What You Need to Know About the Canine Flu

It’s an unfortunate fact of life: at some point, you are going to catch the flu. You may even have suffered through it already this year. But did you know that your dog is also susceptible to a canine version of this ailment? In fact, Canine Influenza, more commonly referred to as the dog flu, has been causing quite the stir these last few years. Read on to learn about Canine Flu, how to recognize it, and what to do about it.

Canine Influenza

Canine influenza is a contagious viral infection in dogs caused by Influenza Virus A subtype H3N8. It is believed to have mutated from the horse (equine) influenza virus. It was first reported in 2003 among racing greyhounds and in 2004 among companion pets.

The Canine Flu can be a mild to severe illness, depending on the breed of dog. Brachycephalic (or snub-nosed) breeds such as the pug, Pekingese, Boston terrier, and boxer tend to have a tougher time with it. In mild cases, symptoms can include a soft, moist cough with or without a low grade fever, and potentially a yellow/green nasal discharge if a secondary bacterial infection is present. In more severe cases, a high grade fever can result, as well as rapid/difficult breathing, which is usually the result of secondary pneumonia. Symptoms generally last 10 to 30 days even with treatment. The Canine Flu is rarely fatal; fatalities are usually the result of secondary complications such as pneumonia. However, the mortality rate for dogs with untreated Canine Flu is estimated at 1 to 5%.

The virus is contagious and is spread via airborne respiratory secretions, the same as the common cold. Outbreaks have been reported in 30 states at this point. As this is a fairly new disease, there is currently no natural immunity for it; however, The vaccine requires two doses, two to four weeks a vaccine has been developed Photo by Gina Spadafori (giori) via Flickr.and is readily available. apart, with a booster every year thereafter. It generally costs between $25 and $60. Many vets are now recommending it along with the other standard respiratory disease vaccines; check with your vet for availability and if it is recommended for your dog.

If you have to handle a dog that has been diagnosed with Canine Flu, make sure to use gloves and thoroughly wash your hands and other surfaces the dog came in contact with to prevent spreading the disease to other dogs. The virus can remain viable on surfaces for up to 48 hours, on clothing for 24 hours, and on hands for 12 hours. Its incubation period is usually two to four days from date of exposure, and it is during this time (while dogs are asymptomatic) that infected dogs are actually most contagious. Dogs are generally considered to be contagious during the first 10 days of the illness.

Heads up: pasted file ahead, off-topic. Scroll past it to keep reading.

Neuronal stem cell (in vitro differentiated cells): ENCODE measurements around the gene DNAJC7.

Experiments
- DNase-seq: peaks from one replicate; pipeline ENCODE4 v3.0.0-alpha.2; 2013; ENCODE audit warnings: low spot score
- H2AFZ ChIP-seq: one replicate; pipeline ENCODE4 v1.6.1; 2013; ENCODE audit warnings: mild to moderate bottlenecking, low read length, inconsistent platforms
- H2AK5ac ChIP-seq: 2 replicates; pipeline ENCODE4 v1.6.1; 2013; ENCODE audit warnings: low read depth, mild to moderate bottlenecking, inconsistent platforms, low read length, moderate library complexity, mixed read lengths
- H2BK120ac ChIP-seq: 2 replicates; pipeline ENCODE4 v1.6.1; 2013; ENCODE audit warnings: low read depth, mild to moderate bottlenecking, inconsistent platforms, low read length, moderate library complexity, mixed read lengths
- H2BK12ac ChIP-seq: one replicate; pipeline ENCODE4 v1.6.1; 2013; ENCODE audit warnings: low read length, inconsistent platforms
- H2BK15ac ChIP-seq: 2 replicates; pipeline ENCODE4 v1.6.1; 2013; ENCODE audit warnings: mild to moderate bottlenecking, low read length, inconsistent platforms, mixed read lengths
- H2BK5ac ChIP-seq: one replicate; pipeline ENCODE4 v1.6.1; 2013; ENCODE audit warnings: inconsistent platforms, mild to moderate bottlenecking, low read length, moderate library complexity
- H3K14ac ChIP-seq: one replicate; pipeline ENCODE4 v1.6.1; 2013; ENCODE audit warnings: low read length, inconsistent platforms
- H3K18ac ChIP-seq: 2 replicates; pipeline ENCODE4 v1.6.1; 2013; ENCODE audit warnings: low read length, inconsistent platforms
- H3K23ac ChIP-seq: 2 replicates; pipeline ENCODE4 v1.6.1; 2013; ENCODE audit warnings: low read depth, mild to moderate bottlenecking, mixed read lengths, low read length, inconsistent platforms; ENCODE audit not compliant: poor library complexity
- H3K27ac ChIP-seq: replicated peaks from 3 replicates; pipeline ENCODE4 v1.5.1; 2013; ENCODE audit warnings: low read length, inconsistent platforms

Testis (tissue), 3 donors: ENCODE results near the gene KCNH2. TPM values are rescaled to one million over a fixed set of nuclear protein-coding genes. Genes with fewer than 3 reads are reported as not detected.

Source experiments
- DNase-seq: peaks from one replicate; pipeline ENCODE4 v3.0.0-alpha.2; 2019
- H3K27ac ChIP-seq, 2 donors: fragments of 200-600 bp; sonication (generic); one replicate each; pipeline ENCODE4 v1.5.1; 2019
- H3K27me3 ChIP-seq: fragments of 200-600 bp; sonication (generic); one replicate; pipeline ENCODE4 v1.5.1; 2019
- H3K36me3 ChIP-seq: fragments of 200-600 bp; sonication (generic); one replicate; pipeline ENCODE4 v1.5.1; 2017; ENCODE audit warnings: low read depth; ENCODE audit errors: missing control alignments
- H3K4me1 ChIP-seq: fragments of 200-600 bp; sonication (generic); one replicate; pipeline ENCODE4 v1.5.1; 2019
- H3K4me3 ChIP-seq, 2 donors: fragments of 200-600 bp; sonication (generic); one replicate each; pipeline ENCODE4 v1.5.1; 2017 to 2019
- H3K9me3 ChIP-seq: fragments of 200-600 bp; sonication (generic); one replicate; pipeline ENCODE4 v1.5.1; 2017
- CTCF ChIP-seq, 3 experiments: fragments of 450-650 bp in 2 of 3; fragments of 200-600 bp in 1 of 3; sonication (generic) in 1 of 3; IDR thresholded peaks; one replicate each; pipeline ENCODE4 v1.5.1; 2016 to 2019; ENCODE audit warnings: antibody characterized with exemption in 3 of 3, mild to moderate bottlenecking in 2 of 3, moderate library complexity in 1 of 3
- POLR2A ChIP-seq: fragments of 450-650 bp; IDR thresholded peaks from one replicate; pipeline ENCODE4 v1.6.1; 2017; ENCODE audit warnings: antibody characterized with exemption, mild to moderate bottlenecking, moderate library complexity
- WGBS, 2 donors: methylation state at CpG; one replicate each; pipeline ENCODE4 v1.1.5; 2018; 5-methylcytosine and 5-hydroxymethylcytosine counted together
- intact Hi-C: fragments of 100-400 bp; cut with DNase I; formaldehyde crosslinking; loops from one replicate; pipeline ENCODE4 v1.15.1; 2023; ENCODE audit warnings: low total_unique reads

If you suspect your dog has contracted Canine Flu, please try to keep him isolated and take proper precautions to avoid spreading the disease especially during the first ten days when he is most contagious. You should also contact your vet ASAP. A diagnosis cannot generally be made upon physical examination, as Canine Flu symptoms closely mirror symptoms of Kennel Cough and other respiratory infections. There are two tests, however, that can be conducted on your dog to help determine if he does in fact have Canine Flu. If the dog has been symptomatic for four days or less, a nasal swab can be done. If a dog has been symptomatic for up to seven days, a serum (blood) test can be done.

Treatment for Canine Flu generally includes rest and proper nutrition. If a secondary bacterial infection has set in, antibiotics may be prescribed. In severe cases, dogs may require intravenous fluids and antibiotics. Most dogs are back to normal within three weeks.

For more information on the Canine Flu, please visit:

The American Veterinary Medical Association’s Canine Influenza Page

The American Veterinary Medical Association’s Canine Influenza Backgrounder

WSU’s Canine Influenza Page

The CDC’s Canine Influenza Fact Sheet

DogInfluenza.com

Photo Credits:

Top: Audrey (audreyjm529) via Flickr. Image is cropped.

Bottom: Gina Spadafori (giori) via Flickr.

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